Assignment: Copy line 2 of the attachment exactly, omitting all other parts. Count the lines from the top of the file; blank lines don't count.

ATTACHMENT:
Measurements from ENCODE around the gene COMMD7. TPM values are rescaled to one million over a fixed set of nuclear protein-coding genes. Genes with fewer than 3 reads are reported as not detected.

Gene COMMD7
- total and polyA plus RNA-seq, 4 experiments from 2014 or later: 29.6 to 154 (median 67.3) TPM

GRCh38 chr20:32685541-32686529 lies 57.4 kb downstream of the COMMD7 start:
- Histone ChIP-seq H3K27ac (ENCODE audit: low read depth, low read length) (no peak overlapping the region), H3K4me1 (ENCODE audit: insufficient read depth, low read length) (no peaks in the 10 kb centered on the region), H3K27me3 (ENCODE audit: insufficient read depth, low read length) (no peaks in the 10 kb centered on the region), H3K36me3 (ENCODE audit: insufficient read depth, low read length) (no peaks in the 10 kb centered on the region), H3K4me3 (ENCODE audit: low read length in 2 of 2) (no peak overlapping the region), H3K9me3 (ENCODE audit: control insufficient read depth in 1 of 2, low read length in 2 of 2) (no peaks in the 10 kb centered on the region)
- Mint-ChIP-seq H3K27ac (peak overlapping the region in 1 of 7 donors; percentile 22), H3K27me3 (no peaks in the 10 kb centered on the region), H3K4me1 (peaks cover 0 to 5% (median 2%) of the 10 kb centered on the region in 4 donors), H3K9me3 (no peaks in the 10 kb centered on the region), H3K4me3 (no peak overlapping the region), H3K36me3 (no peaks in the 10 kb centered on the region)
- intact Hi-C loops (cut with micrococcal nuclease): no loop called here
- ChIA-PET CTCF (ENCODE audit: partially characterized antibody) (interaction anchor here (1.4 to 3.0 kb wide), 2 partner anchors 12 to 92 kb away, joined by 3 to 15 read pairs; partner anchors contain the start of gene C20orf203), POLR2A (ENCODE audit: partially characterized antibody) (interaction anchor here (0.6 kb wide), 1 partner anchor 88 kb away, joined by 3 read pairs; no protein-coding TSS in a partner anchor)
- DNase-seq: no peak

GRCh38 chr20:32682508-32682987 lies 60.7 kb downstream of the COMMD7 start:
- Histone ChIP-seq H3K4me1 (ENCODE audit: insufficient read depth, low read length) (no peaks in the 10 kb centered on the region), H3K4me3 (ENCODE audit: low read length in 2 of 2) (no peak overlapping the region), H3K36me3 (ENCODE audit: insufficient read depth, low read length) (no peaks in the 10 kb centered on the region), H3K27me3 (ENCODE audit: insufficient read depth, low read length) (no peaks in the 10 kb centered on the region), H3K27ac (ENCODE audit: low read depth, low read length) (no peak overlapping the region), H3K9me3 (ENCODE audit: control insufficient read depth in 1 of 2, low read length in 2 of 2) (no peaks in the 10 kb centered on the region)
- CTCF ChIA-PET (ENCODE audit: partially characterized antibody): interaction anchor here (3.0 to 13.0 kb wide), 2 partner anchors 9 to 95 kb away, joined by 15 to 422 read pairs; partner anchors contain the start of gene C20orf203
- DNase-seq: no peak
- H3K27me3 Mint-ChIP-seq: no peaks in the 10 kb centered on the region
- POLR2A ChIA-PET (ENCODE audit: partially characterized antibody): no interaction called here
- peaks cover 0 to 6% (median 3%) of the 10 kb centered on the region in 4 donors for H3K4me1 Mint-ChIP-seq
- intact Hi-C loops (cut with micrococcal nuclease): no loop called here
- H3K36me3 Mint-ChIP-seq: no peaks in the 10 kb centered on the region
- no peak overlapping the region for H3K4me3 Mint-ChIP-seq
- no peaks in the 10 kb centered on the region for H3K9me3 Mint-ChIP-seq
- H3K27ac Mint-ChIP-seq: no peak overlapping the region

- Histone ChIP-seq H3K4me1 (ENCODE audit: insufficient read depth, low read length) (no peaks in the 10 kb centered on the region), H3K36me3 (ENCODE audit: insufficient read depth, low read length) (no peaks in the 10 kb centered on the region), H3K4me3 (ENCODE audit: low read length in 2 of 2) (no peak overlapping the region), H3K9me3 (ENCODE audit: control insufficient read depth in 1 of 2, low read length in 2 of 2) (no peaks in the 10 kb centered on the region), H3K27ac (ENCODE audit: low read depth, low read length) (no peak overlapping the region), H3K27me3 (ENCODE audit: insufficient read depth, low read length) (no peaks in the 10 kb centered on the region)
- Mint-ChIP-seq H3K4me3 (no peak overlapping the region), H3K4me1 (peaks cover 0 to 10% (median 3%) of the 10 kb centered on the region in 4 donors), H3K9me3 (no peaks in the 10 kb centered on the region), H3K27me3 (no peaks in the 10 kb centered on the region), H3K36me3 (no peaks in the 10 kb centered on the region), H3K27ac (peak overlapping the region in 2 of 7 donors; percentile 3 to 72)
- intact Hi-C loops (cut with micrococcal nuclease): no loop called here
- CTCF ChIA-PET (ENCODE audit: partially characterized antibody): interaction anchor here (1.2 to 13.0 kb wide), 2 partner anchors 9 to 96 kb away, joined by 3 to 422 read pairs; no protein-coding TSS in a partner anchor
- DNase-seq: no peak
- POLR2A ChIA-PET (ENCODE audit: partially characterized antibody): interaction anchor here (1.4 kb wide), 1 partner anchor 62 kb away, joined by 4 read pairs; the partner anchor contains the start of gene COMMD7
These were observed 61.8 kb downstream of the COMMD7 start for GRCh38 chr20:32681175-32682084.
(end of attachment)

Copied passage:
Gene COMMD7